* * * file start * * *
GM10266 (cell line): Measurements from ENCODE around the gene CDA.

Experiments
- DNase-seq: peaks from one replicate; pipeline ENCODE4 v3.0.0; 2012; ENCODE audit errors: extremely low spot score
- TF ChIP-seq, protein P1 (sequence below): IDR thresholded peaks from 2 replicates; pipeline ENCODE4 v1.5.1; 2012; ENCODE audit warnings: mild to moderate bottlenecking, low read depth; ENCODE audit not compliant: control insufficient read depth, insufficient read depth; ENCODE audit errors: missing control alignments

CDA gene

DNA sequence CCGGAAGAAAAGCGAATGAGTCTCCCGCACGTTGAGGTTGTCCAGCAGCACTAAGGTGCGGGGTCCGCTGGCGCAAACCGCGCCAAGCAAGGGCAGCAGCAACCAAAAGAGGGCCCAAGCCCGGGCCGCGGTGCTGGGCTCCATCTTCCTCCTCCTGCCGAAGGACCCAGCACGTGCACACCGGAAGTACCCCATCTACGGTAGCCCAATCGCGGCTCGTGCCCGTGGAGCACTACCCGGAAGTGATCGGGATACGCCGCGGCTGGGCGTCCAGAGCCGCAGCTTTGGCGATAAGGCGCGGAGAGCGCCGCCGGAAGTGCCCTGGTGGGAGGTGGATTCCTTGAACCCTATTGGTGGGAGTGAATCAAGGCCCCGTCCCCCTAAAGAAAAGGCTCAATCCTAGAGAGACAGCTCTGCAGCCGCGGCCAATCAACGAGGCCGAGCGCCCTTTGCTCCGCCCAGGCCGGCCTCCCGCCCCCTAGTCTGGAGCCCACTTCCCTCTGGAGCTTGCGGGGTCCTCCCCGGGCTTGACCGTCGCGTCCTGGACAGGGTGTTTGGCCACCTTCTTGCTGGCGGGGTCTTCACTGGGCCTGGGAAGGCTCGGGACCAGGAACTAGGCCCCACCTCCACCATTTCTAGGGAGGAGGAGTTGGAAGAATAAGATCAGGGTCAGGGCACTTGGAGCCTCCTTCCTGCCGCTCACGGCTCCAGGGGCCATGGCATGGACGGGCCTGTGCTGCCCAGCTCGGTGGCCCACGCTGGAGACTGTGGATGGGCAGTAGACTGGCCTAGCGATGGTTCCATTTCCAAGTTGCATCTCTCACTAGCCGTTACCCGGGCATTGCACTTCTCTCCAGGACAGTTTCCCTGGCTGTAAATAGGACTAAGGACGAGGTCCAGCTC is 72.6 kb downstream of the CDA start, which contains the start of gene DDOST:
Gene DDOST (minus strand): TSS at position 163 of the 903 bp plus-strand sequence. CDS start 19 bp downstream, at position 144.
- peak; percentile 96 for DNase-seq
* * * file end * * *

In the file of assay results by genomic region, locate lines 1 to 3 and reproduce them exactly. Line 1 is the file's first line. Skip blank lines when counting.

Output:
GM10266 (cell line): Measurements from ENCODE around the gene CDA.

Experiments
- DNase-seq: peaks from one replicate; pipeline ENCODE4 v3.0.0; 2012; ENCODE audit errors: extremely low spot score